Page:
"And will you tell me," said Glyndon, "that in yourself I behold one of that mighty few over whom Zanoni has no superiority in power and wisdom?"
"In me," answered the stranger, "you see one from whom Zanoni himself learned some of his loftiest secrets. On these shores, on this spot, have I stood in ages that your chroniclers but feebly reach. The Phoenician, the Greek, the Oscan, the Roman, the Lombard, I have seen them all!—leaves gay and glittering on the trunk of the universal life, scattered in due season and again renewed; till, indeed, the same race that gave its glory to the ancient world bestowed a second youth upon the new. For the pure Greeks, the Hellenes, whose origin has bewildered your dreaming scholars, were of the same great family as the Norman tribe, born to be the lords of the universe, and in no land on earth destined to become the hewers of wood. Even the dim traditions of the learned, which bring the sons of Hellas from the vast and undetermined territories of Northern Thrace, to be the victors of the pastoral Pelasgi, and the founders of the line of demi-gods; which assign to a population bronzed beneath the suns of the West, the blue-eyed Minerva and the yellow-haired Achilles (physical characteristics of the North); which introduce, amongst a pastoral people, warlike aristocracies and limited monarchies, the feudalism of the classic time,—even these might serve you to trace back the primeval settlements of the Hellenes to the same region whence, in later times, the Norman warriors broke on the dull and savage hordes of the Celt, and became the Greeks of the Christian world. But this interests you not, and you are wise in your indifference. Not in the knowledge of things without, but in the perfection of the soul within, lies the empire of man aspiring to be more than man."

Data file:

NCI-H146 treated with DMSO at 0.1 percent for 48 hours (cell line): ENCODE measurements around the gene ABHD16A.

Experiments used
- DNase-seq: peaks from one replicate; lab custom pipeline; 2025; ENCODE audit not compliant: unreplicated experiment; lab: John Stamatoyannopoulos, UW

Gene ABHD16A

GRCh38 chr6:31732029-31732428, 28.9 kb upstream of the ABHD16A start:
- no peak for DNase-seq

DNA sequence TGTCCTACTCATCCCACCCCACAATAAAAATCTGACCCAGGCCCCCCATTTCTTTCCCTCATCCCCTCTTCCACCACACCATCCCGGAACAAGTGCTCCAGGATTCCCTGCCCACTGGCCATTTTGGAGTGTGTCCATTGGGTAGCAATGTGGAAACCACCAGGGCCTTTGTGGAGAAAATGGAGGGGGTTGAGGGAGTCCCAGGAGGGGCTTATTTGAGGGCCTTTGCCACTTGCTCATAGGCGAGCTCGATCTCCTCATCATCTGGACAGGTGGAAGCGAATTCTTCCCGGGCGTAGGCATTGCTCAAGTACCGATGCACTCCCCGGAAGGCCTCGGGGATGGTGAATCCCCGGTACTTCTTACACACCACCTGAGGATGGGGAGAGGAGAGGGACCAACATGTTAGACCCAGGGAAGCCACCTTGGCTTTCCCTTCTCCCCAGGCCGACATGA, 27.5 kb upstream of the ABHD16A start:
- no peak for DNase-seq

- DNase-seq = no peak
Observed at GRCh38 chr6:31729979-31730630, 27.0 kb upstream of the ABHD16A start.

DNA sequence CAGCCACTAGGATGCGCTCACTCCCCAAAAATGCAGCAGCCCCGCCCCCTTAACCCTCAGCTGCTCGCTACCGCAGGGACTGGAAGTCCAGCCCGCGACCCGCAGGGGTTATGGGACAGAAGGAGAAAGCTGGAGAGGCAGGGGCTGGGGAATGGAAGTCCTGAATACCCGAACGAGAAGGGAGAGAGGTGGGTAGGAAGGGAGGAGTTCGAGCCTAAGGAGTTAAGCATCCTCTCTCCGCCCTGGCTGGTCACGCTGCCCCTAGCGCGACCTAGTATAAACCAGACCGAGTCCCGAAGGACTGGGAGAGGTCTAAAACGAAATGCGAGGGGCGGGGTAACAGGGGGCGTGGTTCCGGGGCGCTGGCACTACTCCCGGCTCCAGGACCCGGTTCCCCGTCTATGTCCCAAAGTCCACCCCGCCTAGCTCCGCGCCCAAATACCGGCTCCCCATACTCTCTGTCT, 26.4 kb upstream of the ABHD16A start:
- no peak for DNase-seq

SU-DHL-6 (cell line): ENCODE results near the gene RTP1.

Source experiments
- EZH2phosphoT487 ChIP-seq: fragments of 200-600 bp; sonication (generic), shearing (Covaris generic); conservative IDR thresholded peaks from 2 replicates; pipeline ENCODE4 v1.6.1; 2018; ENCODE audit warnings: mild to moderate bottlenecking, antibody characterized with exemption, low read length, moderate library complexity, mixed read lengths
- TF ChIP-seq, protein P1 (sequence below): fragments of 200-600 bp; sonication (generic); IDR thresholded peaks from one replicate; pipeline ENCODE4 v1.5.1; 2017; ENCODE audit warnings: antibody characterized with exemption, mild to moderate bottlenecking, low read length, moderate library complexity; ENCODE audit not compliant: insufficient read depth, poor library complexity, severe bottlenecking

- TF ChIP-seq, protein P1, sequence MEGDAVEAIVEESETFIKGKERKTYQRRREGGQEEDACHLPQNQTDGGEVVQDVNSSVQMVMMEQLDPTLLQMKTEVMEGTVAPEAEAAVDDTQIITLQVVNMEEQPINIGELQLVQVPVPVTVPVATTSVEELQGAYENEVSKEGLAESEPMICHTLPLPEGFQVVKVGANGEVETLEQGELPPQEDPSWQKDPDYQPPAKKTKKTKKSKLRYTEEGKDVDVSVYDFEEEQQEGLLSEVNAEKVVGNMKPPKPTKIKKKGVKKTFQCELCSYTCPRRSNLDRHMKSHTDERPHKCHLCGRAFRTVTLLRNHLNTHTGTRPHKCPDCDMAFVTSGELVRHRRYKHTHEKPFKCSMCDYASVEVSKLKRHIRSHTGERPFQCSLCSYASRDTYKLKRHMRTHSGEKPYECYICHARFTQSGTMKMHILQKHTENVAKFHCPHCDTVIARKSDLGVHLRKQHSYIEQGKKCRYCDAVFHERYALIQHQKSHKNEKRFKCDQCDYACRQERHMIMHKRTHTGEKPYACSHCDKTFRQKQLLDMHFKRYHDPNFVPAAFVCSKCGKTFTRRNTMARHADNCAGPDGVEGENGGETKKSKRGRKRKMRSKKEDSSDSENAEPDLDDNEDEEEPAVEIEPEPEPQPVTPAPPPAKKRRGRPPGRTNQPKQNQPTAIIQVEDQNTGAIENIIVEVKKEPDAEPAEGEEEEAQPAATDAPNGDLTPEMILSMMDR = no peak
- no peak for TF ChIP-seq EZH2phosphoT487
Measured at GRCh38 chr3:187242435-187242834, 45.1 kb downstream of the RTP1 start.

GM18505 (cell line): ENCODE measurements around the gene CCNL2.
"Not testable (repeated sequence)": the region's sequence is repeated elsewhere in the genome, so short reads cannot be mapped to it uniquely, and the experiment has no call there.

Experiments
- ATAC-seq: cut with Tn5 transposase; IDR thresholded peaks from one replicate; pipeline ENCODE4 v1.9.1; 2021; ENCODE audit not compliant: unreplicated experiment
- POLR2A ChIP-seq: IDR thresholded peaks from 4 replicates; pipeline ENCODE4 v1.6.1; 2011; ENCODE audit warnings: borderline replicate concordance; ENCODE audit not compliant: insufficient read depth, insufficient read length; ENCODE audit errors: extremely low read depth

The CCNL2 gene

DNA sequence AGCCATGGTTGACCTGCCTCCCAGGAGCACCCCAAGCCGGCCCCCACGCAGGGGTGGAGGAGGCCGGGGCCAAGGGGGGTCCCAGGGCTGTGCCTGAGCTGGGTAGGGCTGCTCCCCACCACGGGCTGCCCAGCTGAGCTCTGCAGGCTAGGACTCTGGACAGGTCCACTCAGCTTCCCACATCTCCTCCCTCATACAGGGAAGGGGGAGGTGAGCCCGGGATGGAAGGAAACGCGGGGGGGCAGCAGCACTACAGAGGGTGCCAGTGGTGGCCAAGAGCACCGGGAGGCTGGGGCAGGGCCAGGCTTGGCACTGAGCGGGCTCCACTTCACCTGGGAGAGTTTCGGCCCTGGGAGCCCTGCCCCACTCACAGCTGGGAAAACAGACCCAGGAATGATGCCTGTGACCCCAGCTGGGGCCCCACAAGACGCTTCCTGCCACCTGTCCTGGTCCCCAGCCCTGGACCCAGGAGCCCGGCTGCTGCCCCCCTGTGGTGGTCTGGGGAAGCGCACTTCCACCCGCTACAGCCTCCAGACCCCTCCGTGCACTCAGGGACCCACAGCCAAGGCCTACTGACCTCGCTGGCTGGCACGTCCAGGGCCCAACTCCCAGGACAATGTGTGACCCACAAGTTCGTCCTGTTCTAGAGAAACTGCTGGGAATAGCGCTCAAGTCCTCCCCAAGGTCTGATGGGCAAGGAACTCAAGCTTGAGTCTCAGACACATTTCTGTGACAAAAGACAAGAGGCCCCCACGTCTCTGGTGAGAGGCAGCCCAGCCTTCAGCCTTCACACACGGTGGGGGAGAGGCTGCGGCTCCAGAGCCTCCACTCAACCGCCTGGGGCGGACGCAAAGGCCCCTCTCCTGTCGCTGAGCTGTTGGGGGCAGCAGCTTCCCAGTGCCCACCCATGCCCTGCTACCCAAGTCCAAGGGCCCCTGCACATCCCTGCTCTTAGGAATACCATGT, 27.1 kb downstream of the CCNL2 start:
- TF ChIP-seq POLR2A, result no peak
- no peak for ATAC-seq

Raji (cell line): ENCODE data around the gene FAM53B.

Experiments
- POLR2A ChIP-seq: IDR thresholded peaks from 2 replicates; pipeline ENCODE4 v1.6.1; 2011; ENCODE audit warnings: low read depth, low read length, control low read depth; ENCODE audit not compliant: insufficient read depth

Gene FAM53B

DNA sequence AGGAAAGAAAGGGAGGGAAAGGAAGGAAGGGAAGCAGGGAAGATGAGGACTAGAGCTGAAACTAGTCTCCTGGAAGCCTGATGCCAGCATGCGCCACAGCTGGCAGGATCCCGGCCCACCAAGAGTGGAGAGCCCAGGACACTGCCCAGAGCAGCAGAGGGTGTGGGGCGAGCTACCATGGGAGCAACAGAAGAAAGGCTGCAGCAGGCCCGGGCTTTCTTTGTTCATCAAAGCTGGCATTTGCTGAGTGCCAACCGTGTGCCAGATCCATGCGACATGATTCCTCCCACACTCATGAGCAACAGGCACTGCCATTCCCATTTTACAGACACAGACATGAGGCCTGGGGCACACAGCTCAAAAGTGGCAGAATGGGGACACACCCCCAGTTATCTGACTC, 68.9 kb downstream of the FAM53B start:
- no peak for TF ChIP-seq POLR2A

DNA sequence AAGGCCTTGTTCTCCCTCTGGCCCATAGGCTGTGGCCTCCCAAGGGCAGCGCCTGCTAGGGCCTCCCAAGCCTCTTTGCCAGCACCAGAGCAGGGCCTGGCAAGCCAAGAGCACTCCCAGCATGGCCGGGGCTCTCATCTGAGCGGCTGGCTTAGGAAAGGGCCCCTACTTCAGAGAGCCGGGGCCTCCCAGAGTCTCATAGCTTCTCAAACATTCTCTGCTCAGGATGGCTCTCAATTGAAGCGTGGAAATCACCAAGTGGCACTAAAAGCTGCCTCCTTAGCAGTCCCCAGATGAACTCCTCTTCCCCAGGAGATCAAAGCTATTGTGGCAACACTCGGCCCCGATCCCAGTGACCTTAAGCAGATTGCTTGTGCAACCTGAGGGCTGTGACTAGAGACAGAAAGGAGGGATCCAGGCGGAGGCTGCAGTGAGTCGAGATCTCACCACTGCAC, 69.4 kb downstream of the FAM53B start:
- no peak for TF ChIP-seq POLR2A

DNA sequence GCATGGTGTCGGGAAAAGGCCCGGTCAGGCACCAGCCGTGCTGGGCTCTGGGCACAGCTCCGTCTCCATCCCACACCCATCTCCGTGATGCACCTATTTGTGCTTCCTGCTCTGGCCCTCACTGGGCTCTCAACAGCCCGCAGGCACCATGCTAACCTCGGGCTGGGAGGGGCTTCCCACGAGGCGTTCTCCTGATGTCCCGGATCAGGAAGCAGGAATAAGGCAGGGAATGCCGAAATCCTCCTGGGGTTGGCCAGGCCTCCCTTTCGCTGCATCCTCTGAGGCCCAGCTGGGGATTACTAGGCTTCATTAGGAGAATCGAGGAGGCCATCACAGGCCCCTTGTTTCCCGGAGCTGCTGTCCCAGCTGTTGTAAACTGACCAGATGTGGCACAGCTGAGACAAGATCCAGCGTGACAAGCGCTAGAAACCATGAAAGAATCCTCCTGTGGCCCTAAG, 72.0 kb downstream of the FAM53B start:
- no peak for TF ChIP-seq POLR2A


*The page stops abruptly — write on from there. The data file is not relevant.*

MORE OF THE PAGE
"And what books contain that science; from what laboratory is it wrought?"
"Nature supplies the materials; they are around you in your daily walks. In the herbs that the beast devours and the chemist disdains to cull; in the elements from which matter in its meanest and its mightiest shapes is deduced; in the wide bosom of the air; in the black abysses of the earth; everywhere are given to mortals the resources and libraries of immortal lore. But as the simplest problems in the simplest of all studies are obscure to one who braces not his mind to their comprehension; as the rower in yonder vessel cannot tell you why two circles can touch each other only in one point,—so though all earth were carved over and inscribed with the letters of diviner knowledge, the characters would be valueless to him who does not pause to inquire the language and meditate the truth. Young man, if thy imagination is vivid, if thy heart is daring, if thy curiosity is insatiate, I will accept thee as my pupil. But the first lessons are stern and dread."
"If thou hast mastered them, why not I?" answered Glyndon, boldly. "I have felt from my boyhood that strange mysteries were reserved for my career; and from the proudest ends of ordinary ambition I have carried my gaze into the cloud and darkness that stretch beyond. The instant I beheld Zanoni, I felt as if I had discovered the guide and the tutor for which my youth had idly languished and vainly burned."
"And to me his duty is transferred," replied the stranger. "Yonder lies, anchored in the bay, the vessel in which Zanoni seeks a fairer home; a little while and the breeze will rise, the sail will swell; and the stranger will have passed, like a wind, away. Still, like the wind, he leaves in thy heart the seeds that may bear the blossom and the fruit. Zanoni hath performed his task,—he is wanted no more; the perfecter of his work is at thy side. He comes! I hear the dash of the oar. You will have your choice submitted to you. According as you decide we shall meet again." With these words the stranger moved slowly away, and disappeared beneath the shadow of the cliffs. A boat glided rapidly across the waters: it touched land; a man leaped on shore, and Glyndon recognised Zanoni.
"I give thee, Glyndon,—I give thee no more the option of happy love and serene enjoyment. That hour is past, and fate has linked the hand that might have been thine own to mine. But I have ample gifts to bestow upon thee, if thou wilt abandon the hope that gnaws thy heart, and the realisation of which even _I_ have not the power to foresee. Be thine ambition human, and I can gratify it to the full. Men desire four things in life,—love, wealth, fame, power. The first I cannot give thee, the rest are at my disposal. Select which of them thou wilt, and let us part in peace."